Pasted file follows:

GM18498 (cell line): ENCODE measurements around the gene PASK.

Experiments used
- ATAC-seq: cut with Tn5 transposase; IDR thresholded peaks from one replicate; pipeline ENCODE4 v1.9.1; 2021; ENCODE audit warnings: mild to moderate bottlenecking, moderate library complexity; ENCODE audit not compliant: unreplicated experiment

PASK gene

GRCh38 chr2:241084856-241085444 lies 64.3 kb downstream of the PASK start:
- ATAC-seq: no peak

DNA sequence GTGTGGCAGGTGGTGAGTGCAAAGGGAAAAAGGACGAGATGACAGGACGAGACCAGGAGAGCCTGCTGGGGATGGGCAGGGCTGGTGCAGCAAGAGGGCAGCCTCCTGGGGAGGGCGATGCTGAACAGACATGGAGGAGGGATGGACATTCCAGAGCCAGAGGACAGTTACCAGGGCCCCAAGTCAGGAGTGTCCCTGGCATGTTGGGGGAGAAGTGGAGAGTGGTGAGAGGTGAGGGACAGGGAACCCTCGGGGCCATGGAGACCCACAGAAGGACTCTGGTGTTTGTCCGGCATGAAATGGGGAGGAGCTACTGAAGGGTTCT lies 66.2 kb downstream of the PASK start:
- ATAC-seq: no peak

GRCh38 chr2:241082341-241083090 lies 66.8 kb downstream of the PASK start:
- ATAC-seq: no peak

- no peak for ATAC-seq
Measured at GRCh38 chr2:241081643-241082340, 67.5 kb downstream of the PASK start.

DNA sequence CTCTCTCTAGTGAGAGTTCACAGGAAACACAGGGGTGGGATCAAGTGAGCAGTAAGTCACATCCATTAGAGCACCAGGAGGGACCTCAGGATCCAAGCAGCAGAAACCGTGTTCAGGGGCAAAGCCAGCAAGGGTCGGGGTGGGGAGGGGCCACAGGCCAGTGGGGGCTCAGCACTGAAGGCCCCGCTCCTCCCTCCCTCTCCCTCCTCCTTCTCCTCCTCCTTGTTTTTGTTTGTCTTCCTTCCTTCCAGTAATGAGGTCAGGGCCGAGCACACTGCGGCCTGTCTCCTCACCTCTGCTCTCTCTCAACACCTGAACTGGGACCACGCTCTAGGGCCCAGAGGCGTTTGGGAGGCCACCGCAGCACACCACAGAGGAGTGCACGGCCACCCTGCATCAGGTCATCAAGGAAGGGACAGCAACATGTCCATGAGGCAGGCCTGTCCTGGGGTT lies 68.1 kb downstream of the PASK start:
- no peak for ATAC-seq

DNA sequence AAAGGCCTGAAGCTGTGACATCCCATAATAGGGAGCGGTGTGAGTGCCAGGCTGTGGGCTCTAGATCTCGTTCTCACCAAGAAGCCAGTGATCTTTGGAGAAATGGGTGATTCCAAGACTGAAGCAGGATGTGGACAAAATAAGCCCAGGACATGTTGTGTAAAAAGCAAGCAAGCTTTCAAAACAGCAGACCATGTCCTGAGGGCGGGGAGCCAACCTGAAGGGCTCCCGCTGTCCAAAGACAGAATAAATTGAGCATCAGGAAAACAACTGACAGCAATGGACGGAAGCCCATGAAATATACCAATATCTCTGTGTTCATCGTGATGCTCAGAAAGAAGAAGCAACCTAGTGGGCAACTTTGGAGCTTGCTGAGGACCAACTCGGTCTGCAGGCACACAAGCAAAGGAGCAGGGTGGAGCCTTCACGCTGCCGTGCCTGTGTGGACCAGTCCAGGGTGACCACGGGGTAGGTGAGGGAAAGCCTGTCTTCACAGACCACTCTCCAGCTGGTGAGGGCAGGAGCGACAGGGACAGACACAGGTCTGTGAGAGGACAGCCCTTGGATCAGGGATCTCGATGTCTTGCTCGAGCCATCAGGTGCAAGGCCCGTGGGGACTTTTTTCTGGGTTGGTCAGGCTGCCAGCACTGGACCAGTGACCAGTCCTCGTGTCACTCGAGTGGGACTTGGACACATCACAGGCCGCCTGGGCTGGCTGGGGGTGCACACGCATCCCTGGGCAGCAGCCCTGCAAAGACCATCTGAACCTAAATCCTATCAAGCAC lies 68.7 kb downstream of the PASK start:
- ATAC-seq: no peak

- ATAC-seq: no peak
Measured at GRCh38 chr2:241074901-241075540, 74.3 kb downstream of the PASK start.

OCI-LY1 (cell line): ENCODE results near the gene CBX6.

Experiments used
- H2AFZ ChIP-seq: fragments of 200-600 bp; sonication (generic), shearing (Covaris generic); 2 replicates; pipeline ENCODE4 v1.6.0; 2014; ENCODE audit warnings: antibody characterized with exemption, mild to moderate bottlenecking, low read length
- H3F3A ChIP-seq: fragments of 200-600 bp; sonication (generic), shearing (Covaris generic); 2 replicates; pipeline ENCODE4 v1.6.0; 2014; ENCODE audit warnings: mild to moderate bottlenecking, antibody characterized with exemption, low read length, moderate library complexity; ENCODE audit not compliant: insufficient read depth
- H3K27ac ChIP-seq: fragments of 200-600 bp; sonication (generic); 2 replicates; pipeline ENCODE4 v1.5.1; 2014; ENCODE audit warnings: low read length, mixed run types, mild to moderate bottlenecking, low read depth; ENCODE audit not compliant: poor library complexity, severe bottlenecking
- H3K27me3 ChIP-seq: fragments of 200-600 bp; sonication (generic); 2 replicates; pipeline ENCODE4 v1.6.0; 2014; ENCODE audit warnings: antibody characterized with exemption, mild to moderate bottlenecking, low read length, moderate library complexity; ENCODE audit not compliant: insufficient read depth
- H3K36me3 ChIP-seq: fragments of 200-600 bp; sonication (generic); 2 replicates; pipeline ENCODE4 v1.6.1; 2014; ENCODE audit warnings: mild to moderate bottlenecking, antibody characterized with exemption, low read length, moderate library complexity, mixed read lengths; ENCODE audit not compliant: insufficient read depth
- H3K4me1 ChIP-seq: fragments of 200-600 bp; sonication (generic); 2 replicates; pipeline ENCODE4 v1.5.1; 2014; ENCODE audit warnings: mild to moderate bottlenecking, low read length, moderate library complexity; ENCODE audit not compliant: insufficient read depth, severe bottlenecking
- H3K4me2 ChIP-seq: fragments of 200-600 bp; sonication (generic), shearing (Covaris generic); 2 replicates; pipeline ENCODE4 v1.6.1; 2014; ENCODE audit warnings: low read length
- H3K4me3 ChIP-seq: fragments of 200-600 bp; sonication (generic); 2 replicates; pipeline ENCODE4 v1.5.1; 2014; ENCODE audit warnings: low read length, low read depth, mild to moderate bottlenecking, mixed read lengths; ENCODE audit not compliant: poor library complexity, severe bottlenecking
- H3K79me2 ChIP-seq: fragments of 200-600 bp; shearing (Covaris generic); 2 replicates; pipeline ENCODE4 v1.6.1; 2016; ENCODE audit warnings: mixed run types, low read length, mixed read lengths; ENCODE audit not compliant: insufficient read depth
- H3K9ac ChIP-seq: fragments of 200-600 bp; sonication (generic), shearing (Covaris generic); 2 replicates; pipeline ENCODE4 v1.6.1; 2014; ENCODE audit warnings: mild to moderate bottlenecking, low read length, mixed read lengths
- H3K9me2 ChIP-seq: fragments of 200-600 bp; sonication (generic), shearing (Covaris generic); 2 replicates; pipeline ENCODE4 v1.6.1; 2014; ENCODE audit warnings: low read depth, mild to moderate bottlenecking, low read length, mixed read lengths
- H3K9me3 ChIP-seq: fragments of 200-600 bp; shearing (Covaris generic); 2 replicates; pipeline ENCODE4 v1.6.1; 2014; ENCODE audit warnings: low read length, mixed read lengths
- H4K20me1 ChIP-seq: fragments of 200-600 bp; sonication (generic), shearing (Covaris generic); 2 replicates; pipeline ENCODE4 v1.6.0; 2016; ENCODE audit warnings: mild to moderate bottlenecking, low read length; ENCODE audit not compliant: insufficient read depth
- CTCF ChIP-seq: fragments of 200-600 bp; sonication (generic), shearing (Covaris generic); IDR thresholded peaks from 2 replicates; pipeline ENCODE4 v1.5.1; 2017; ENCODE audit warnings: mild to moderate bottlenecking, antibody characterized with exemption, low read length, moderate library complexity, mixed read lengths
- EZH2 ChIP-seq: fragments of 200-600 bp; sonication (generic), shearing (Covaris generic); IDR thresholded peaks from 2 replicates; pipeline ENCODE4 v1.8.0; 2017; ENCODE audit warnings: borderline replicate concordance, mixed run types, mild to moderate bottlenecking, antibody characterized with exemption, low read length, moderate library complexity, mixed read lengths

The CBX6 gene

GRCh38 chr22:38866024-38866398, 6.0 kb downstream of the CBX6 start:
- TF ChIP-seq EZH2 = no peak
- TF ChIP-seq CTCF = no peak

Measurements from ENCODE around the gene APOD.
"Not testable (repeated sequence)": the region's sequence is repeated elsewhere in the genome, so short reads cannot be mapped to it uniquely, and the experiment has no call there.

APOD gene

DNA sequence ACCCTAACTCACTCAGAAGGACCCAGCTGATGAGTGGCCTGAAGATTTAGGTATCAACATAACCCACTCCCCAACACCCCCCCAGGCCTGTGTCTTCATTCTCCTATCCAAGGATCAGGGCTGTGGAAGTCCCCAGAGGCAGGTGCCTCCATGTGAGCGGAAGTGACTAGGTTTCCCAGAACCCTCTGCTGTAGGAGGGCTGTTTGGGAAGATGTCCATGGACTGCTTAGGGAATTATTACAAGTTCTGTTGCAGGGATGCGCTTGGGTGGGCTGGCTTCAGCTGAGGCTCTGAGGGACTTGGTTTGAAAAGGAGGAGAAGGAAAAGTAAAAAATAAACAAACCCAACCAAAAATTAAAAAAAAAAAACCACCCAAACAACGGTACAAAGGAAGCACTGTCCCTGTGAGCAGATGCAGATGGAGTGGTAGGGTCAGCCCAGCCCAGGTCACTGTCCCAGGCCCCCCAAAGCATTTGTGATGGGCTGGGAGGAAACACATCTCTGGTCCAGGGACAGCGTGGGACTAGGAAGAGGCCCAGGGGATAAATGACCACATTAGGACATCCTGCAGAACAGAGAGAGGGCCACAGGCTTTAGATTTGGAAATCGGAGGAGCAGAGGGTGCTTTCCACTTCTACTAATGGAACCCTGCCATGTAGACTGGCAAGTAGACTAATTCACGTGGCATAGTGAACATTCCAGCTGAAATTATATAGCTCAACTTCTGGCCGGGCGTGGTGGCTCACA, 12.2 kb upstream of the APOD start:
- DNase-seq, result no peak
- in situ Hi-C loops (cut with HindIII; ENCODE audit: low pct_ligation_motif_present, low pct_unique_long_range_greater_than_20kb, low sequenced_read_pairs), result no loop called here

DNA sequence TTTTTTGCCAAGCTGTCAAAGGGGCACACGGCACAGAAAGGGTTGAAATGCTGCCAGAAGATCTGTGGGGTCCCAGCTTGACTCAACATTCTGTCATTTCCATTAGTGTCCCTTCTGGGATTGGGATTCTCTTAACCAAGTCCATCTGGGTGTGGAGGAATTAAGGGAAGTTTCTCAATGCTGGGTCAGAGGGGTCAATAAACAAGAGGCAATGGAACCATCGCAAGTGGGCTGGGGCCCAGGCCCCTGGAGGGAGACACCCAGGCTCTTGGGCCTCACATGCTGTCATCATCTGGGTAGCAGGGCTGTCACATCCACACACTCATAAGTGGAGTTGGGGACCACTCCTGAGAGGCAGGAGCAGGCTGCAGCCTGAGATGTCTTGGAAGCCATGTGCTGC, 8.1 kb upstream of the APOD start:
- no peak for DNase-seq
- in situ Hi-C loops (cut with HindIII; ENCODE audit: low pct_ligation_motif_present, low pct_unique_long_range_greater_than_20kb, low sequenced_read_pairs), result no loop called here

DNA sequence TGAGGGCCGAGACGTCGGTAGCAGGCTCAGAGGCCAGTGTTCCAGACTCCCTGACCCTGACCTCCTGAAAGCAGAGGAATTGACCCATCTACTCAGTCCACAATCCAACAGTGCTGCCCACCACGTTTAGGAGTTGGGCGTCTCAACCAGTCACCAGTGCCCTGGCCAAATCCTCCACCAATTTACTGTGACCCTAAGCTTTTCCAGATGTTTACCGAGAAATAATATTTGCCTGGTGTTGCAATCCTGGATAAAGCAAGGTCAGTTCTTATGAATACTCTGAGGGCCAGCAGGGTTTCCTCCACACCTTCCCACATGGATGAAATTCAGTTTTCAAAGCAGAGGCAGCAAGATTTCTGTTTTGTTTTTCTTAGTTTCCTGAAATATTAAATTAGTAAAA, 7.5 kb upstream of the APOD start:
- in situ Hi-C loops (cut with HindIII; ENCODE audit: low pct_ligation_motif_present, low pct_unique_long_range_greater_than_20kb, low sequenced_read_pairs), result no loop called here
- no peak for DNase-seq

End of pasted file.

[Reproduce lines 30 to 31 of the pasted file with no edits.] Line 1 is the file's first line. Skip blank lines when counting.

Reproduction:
- H3K9ac ChIP-seq: fragments of 200-600 bp; sonication (generic), shearing (Covaris generic); 2 replicates; pipeline ENCODE4 v1.6.1; 2014; ENCODE audit warnings: mild to moderate bottlenecking, low read length, mixed read lengths
- H3K9me2 ChIP-seq: fragments of 200-600 bp; sonication (generic), shearing (Covaris generic); 2 replicates; pipeline ENCODE4 v1.6.1; 2014; ENCODE audit warnings: low read depth, mild to moderate bottlenecking, low read length, mixed read lengths